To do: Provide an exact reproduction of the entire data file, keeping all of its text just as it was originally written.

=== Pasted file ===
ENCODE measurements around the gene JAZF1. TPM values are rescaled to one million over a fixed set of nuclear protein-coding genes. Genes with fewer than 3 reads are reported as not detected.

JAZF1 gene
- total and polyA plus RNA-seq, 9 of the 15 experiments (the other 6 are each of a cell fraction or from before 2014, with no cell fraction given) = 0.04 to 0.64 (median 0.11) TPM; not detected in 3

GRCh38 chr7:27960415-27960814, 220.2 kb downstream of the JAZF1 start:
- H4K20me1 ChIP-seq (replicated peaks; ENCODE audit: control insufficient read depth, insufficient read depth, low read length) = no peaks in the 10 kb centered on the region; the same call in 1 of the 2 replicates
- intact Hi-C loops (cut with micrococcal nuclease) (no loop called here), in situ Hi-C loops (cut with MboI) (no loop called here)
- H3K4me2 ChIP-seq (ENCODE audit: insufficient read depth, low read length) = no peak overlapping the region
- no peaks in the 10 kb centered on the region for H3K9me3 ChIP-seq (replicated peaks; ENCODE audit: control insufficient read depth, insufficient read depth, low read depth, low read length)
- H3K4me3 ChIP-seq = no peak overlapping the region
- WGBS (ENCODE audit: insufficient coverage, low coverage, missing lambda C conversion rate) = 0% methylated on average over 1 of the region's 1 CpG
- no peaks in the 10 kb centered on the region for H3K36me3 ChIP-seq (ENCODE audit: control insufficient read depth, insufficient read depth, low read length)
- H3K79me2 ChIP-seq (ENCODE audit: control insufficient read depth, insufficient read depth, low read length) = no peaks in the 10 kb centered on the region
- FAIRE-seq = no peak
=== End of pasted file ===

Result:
ENCODE measurements around the gene JAZF1. TPM values are rescaled to one million over a fixed set of nuclear protein-coding genes. Genes with fewer than 3 reads are reported as not detected.

JAZF1 gene
- total and polyA plus RNA-seq, 9 of the 15 experiments (the other 6 are each of a cell fraction or from before 2014, with no cell fraction given) = 0.04 to 0.64 (median 0.11) TPM; not detected in 3

GRCh38 chr7:27960415-27960814, 220.2 kb downstream of the JAZF1 start:
- H4K20me1 ChIP-seq (replicated peaks; ENCODE audit: control insufficient read depth, insufficient read depth, low read length) = no peaks in the 10 kb centered on the region; the same call in 1 of the 2 replicates
- intact Hi-C loops (cut with micrococcal nuclease) (no loop called here), in situ Hi-C loops (cut with MboI) (no loop called here)
- H3K4me2 ChIP-seq (ENCODE audit: insufficient read depth, low read length) = no peak overlapping the region
- no peaks in the 10 kb centered on the region for H3K9me3 ChIP-seq (replicated peaks; ENCODE audit: control insufficient read depth, insufficient read depth, low read depth, low read length)
- H3K4me3 ChIP-seq = no peak overlapping the region
- WGBS (ENCODE audit: insufficient coverage, low coverage, missing lambda C conversion rate) = 0% methylated on average over 1 of the region's 1 CpG
- no peaks in the 10 kb centered on the region for H3K36me3 ChIP-seq (ENCODE audit: control insufficient read depth, insufficient read depth, low read length)
- H3K79me2 ChIP-seq (ENCODE audit: control insufficient read depth, insufficient read depth, low read length) = no peaks in the 10 kb centered on the region
- FAIRE-seq = no peak